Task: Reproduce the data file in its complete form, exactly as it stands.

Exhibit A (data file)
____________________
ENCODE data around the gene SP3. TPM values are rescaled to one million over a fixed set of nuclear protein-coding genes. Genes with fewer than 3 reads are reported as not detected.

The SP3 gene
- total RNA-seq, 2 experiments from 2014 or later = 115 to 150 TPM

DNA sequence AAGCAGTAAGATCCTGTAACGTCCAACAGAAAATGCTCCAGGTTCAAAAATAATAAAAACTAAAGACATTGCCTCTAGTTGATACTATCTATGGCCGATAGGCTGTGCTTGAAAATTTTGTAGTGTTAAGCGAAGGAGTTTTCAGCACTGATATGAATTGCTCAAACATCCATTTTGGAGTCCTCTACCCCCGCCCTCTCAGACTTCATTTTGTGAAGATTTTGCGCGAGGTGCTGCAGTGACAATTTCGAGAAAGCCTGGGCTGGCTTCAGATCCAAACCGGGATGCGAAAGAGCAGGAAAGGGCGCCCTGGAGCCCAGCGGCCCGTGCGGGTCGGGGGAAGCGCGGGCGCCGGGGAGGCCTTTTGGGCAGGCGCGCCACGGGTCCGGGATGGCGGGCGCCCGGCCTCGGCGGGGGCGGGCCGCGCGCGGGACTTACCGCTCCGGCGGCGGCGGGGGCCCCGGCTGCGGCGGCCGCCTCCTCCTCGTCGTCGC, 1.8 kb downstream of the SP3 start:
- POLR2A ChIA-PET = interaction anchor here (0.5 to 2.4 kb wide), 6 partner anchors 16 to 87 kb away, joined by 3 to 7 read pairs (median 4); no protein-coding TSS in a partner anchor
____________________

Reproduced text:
ENCODE data around the gene SP3. TPM values are rescaled to one million over a fixed set of nuclear protein-coding genes. Genes with fewer than 3 reads are reported as not detected.

The SP3 gene
- total RNA-seq, 2 experiments from 2014 or later = 115 to 150 TPM

DNA sequence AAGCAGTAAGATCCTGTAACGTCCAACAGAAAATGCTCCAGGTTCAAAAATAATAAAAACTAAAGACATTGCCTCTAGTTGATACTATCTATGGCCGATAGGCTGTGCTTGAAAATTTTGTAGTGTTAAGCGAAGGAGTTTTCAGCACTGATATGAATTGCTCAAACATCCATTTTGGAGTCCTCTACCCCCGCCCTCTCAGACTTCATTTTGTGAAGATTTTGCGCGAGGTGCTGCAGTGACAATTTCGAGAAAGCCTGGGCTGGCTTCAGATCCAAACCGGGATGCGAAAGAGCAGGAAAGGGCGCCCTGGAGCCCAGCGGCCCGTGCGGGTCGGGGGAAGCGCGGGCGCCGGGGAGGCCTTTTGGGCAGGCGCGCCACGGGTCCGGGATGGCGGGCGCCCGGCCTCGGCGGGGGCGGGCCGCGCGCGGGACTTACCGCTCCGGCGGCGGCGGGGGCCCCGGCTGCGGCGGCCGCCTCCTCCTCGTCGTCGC, 1.8 kb downstream of the SP3 start:
- POLR2A ChIA-PET = interaction anchor here (0.5 to 2.4 kb wide), 6 partner anchors 16 to 87 kb away, joined by 3 to 7 read pairs (median 4); no protein-coding TSS in a partner anchor